If you made contributions (or someone did on your behalf, such as your employer) to an HSA, you need to report these on Form 8889. You can’t file Form 8889 with the simpler Form 1040A or 1040EZ – you must submit it with Form 1040.
If you received a distribution from an HSA, you’ll receive a Form 1099-SA that will show how much you received in total from the HSA during the year.
If any distributions you received from your HSA weren’t used for qualified medical expenses, the excess will be taxed as income.
In addition, such amounts not used for qualified medical expenses may be subject to an additional 20 percent tax.
Jason Lina, lead adviser with Resource Planning Group in Atlanta, says most individuals or families who are able to make the maximum HSA contributions can benefit from pairing an HDHP with an HSA, regardless of medical expenses.
HDHPs typically offer lower monthly premiums than other health insurance policies, because higher deductibles mean consumers are responsible for more health care costs.
And when you combine the monthly premium savings with the income tax benefits of contributing to an HSA, consumers can potentially save thousands of dollars over the course of a year.
However, Lina says, "For someone who can't afford to make the maximum HSA contribution, it's not as much as a sure thing." Laubscher also notes that low-income taxpayers may not benefit from contributing to an HSA. "Taxpayers that benefit the most are those that have a tax liability [the total amount of tax on your income]. If you’re in a lower tax bracket — the zero bracket, for example — there may not be as much immediate benefit."
Despite their growing popularity, some people make mistakes when it comes to HSAs.
First, you should never use the money in your HSA for nonmedical expenses, barring emergency circumstances.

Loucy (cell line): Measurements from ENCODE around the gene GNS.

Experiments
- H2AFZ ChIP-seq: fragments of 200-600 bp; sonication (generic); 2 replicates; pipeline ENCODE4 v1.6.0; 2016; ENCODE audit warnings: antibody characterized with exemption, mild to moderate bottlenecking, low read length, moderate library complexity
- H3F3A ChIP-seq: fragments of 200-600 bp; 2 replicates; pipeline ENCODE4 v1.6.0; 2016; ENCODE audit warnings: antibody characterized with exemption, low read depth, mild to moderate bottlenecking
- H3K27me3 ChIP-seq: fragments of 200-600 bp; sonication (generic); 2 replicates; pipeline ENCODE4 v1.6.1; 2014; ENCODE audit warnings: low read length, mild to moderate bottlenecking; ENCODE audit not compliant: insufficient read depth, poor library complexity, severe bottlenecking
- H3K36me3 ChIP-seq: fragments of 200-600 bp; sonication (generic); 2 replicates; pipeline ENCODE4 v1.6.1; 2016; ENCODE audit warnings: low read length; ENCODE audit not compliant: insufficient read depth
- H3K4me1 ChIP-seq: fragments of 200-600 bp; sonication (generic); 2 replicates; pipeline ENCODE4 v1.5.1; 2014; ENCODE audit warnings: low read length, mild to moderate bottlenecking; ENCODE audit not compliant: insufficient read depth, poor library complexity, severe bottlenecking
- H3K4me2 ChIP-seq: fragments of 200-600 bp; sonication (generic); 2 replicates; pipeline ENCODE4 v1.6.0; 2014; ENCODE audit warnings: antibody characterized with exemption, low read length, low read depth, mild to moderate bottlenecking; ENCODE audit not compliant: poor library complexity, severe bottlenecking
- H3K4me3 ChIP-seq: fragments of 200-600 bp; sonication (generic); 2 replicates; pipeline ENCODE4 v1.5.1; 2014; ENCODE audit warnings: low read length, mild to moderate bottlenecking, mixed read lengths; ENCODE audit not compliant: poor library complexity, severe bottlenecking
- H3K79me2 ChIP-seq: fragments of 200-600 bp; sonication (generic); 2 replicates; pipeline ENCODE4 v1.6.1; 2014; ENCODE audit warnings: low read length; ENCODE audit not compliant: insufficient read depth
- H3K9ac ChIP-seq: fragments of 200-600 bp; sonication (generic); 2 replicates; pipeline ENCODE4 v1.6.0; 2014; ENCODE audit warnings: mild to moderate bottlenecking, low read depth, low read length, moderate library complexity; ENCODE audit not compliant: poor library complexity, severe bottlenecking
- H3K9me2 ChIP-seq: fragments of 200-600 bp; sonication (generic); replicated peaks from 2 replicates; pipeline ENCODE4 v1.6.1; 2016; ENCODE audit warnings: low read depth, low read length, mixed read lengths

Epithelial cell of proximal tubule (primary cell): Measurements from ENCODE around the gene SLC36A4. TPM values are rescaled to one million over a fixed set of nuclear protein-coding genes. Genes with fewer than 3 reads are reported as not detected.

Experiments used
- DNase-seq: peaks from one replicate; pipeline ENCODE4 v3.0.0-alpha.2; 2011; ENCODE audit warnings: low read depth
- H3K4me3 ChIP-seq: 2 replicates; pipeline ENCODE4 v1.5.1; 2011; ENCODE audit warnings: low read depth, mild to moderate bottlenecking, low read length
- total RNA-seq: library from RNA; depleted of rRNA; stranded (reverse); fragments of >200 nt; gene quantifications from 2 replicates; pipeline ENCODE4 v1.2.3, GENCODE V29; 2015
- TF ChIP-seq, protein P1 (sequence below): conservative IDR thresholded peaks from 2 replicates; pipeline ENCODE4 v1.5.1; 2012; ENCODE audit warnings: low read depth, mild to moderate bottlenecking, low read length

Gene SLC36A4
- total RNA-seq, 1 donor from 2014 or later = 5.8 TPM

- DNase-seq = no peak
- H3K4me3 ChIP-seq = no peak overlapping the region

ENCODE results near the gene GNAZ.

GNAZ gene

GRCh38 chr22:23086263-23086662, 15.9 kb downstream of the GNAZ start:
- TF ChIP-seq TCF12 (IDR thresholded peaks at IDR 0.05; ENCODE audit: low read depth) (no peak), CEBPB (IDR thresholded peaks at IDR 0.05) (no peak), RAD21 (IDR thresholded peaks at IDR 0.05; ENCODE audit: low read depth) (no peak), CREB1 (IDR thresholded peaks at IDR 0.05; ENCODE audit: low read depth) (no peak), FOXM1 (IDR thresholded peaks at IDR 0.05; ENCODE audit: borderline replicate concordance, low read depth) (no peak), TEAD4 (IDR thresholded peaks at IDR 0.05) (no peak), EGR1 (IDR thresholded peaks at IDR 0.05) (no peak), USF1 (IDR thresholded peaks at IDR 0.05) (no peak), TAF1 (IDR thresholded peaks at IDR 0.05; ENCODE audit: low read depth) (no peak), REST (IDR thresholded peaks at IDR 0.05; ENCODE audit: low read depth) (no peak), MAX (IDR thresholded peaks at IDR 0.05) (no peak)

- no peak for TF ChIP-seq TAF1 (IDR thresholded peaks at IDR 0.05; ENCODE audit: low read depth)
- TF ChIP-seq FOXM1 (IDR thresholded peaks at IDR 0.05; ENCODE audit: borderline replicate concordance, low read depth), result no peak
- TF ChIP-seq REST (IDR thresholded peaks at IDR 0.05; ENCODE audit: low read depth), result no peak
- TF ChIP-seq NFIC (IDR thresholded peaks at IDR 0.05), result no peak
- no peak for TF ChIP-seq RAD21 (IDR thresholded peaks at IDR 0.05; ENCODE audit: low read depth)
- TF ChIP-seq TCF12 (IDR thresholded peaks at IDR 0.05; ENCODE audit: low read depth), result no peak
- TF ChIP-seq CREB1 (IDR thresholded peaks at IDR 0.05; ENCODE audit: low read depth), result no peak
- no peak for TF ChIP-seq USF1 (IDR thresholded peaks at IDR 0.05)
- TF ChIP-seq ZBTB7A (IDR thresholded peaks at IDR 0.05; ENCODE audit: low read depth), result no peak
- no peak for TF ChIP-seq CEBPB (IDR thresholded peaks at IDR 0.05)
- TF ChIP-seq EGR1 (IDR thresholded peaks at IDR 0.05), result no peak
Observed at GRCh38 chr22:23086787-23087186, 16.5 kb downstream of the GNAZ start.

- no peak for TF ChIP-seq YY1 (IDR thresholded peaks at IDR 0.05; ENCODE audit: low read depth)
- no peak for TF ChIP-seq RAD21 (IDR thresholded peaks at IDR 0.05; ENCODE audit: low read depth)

"There’s a penalty that must be reported and paid on your tax return," Laubscher says. That penalty is 20 percent of the amount used for nonmedical purposes.
Nonqualified withdrawals are subject to income tax. If you’re age 65 or older, you can avoid the 20 percent penalty for nonqualified withdrawals, although the amount withdrawn will be subject to income taxes.
Generally speaking, paying for premiums with your HSA will also subject you to the 20 percent penalty, although there are several exceptions to this situation, such as payment for long-term care insurance.
Finally, if you can't make your HSA contribution before year end, don't think you're out of time. You have until April of the year following the tax year to make a contribution for the prior year. The IRS hasn’t yet provided the deadline in 2017 to make deductible HSA contributions for 2016.
About the Author: Janet Berry-Johnson is a CPA and a freelance writer with a background in accounting and insurance. Her writing has appeared in Forbes, Freshbooks, The Penny Hoarder, Discover Student Loans, Chase News & Stories, Capitalist Review, Guyvorce and Intuit's Firm of the Future blog. Janet lives in Arizona with her husband and son and their rescue dog, Dexter.
Disclaimer: We know taxes are complicated, so we provide this information for general educational purposes only. It isn’t intended to be personalized legal, financial or tax advice, and we don’t guarantee the accuracy, completeness or reliability of this content. If you have questions about your personal tax situation, consider contacting an accountant, tax attorney or financial advisor. Come back to Credit Karma Tax when you’re ready to file your taxes for free!